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In its battle with Donald Trump, the Justice Department has just engaged in some egregious leaking.
Leaking about an ongoing criminal investigation is highly improper because it violates the rights of the probe’s target.
Now, I understand the temptation. Merrick Garland and his department have been getting creamed in the media war because Trump says whatever he wants and they have to remain silent. In fact, it was the attorney general’s four days of silence after the FBI search at Mar-a-Lago that fueled a huge backlash from conservatives who saw this as a “shocking break-in” (Trump’s words) by a politically motivated and out-of-control department.
And when Garland did make a short statement, he provided little information beyond the fact that he had personally approved the search.
Attorney General Merrick Garland.
(AP Photo/Alex Brandon)
So with DOJ getting badly bruised, “multiple people briefed on the matter” provided a detailed defense to the New York Times.
As a journalist, I’ve published endless stories based on leaks. But for a department that is often called upon to investigate leaks, this move in a criminal investigation is troubling.
The Times story is something of a bombshell, saying “the government has recovered more than 300 documents with classified markings from Mr. Trump since he left office” and that this “helps explain why the Justice Department moved so urgently to hunt down any further classified materials he might have.”
The fact that Trump hadn’t returned all the classified material despite previous visits and negotiations “suggested to officials that the former president or his aides had been cavalier in handling it, not fully forthcoming with investigators, or both.”
President Joe Biden’s pick for attorney general Merrick Garland waves before addressing staff on his first day at the Department of Justice, Thursday, March 11, 2021, in Washington.
(Kevin Dietsch/Pool via AP)
Two other notable points: “Trump went through the boxes himself in late 2021, according to multiple people briefed on his efforts, before turning them over.” And when Trump turned over a few dozen sensitive documents during a visit by a top DOJ official in June, “one set had the highest level of classification, top secret/sensitive compartmented information.”
The department was also monitoring the security camera feed of the Mar-a-Lago storage room where the papers were kept, and “the combination of witness interviews and the initial security footage led Justice Department officials to begin drafting a request for a search warrant.”
So there you have it: the Merrick Garland defense, without Merrick Garland, provided from behind a curtain of anonymity in a criminal probe. (Obviously some Trump sources cooperated as well.)
Earlier on Monday, the press focus was on a Trump legal filing, asking that a judge appoint a special master, or outside expert, to review the documents seized and “force the Justice Department to provide a more thorough explanation of why the search was necessary,” as the Washington Post put it.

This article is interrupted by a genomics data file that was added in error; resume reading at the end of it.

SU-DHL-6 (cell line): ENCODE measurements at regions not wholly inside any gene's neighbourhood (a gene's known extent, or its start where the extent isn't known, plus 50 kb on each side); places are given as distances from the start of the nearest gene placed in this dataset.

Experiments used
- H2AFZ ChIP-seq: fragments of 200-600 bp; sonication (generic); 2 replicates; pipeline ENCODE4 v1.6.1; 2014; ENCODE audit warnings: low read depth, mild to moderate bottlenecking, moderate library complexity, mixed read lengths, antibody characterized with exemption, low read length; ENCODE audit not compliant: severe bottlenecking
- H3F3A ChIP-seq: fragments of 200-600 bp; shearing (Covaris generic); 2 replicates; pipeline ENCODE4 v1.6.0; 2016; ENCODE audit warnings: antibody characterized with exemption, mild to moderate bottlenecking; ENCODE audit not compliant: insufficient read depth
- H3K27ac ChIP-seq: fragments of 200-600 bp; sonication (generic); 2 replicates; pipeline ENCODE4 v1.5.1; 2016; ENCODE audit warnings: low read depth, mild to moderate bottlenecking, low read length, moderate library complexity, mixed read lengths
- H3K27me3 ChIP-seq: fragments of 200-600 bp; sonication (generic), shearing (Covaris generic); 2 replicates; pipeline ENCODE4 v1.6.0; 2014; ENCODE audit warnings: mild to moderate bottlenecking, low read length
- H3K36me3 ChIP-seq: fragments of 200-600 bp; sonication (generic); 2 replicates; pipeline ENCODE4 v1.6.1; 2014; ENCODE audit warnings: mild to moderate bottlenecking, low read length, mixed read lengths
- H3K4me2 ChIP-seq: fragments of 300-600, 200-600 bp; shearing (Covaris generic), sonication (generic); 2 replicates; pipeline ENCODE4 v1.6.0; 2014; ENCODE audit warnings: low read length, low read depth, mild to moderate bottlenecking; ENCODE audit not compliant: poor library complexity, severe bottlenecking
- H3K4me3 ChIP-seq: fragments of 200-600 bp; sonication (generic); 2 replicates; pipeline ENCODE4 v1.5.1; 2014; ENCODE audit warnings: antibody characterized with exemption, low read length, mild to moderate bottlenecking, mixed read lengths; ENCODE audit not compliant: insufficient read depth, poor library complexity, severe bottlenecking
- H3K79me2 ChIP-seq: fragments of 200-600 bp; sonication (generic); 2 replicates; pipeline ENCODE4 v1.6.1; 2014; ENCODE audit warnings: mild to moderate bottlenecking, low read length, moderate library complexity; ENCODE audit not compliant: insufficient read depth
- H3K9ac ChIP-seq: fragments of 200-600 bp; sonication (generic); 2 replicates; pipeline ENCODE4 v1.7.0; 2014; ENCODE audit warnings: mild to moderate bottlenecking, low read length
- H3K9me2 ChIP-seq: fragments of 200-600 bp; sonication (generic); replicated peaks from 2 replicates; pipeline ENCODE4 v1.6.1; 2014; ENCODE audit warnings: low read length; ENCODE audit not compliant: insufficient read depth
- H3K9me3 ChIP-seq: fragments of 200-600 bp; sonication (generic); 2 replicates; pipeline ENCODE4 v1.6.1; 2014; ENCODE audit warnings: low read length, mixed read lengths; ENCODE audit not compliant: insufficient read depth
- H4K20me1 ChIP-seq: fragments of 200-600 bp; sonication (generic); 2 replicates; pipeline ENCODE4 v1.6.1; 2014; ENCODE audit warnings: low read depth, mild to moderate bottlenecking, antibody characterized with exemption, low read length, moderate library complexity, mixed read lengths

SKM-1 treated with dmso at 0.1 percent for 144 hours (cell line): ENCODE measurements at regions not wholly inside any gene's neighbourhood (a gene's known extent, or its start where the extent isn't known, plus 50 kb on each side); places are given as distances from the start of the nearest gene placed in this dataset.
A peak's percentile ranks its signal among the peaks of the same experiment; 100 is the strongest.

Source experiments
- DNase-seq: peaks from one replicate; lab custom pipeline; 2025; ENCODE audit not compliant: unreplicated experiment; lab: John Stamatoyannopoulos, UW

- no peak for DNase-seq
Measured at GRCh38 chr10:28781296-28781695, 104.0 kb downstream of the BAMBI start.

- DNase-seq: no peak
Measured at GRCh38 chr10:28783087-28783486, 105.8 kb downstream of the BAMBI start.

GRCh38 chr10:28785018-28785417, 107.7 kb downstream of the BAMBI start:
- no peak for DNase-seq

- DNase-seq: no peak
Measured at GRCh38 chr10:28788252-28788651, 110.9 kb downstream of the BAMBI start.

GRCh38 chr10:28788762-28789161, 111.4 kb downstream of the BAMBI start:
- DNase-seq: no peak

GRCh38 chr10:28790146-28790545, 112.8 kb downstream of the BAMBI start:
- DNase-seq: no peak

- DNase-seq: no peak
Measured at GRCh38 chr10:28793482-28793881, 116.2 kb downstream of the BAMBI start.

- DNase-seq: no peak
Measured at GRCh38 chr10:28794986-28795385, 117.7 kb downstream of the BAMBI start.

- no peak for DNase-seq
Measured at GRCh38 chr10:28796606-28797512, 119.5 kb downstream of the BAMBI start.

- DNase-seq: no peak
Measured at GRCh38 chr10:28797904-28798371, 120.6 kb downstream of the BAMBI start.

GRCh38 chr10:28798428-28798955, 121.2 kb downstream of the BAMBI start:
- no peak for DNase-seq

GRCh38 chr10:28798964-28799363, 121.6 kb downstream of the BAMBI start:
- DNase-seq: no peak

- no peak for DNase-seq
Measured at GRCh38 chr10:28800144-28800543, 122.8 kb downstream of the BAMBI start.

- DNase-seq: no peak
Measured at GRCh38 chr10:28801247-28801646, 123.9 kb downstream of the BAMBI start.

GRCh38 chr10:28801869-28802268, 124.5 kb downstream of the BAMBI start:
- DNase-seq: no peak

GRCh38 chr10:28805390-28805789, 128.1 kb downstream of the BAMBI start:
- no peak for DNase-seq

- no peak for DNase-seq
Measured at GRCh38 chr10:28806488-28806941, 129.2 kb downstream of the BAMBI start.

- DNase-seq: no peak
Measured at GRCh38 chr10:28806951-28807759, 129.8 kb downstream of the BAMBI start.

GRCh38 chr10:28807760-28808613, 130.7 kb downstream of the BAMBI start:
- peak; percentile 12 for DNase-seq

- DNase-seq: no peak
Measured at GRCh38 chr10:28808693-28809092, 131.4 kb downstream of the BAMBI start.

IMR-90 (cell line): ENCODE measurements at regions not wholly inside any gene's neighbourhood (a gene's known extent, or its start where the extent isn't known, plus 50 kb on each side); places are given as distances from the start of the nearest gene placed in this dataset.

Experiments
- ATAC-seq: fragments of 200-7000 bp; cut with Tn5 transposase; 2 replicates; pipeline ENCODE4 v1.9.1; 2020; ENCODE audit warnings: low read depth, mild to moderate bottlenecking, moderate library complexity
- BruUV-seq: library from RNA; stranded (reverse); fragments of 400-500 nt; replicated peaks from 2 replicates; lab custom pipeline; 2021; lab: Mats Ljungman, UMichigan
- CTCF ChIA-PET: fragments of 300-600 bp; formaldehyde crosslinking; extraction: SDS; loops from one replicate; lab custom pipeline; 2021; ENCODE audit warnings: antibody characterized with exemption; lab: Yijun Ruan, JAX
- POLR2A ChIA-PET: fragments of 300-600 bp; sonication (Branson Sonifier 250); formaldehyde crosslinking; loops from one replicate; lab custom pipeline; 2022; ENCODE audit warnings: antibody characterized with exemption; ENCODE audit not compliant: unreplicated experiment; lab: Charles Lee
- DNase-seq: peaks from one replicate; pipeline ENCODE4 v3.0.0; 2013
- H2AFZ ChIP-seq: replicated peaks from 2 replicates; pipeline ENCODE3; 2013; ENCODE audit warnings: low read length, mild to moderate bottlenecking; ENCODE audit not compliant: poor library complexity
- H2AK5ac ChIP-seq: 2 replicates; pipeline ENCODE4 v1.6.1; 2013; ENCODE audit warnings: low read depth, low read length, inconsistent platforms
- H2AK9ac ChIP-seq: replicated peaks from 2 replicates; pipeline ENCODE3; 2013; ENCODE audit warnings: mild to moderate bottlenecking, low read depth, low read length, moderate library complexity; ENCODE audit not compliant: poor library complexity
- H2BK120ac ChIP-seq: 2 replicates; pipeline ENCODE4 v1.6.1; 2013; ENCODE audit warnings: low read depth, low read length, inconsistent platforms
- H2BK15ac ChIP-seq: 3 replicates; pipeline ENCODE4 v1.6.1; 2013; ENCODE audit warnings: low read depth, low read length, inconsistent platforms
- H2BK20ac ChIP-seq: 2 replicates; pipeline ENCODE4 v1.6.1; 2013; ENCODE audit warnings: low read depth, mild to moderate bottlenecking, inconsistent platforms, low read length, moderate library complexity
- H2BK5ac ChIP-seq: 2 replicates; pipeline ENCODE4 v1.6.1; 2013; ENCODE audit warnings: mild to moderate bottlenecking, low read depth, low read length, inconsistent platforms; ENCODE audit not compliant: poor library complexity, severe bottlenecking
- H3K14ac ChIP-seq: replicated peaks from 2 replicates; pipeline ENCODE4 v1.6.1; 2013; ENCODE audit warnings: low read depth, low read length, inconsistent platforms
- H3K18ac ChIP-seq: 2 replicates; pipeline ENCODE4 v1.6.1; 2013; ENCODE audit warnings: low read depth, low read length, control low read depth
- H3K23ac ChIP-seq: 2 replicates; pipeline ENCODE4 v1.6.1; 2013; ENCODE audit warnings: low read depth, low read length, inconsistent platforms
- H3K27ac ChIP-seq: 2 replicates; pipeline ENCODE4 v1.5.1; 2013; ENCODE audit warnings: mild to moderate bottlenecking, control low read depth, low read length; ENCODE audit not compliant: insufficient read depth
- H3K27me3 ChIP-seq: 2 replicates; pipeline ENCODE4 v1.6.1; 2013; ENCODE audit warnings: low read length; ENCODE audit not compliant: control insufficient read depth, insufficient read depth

Calling the search politically motivated and “shockingly aggressive,” the filing says Trump had been cooperating with the investigation and that agents had improperly taken such documents as Trump’s passports (which is true, and which were returned). The lawyers ask that any material beyond the scope of the warrant be returned to him.
Former President Trump stressed the importance of restoring law and order in America in his first speech in Washington D.C. since leaving office.
I don’t quite get this filing. The search was conducted two weeks ago. The horse is out of the barn. Justice officials are undoubtedly poring over what was seized.
The judge in the case, Bruce Reinhart, is unlikely to turn things over to some outside expert, and why would he at this point? Usually a defendant who has been charged makes this request to get the search thrown out, but there are no charges against Trump, and none are imminent.
Reinhart says the FBI affidavit is “reliable” for justifying the search, and he is still inclined to release parts of it, though he admits the redactions that DOJ will demand may render it useless.
Many media folks are acting as if an indictment of Trump is inevitable. I don’t think Garland can bring charges on a mere classification matter, given the history of wrist slaps on this issue. He would need strong evidence tying the former president to endangering nuclear secrets or to a more deliberate role in the Capitol riot – and would still need to gauge the impact on the country.
If Garland decides not to prosecute, we won’t need leaks to see that many of the people now denouncing him over the search warrant would praise his wisdom and restraint, while many of the people now defending the search would attack him as timid and spineless. That’s the nature of our tribal politics.
Howard Kurtz is the host of FOX News Channel’s MediaBuzz (Sundays 11 a.m.-12 p.m. ET). Based in Washington, D.C., he joined the network in July 2013 and regularly appears on Special Report with Bret Baier and other programs.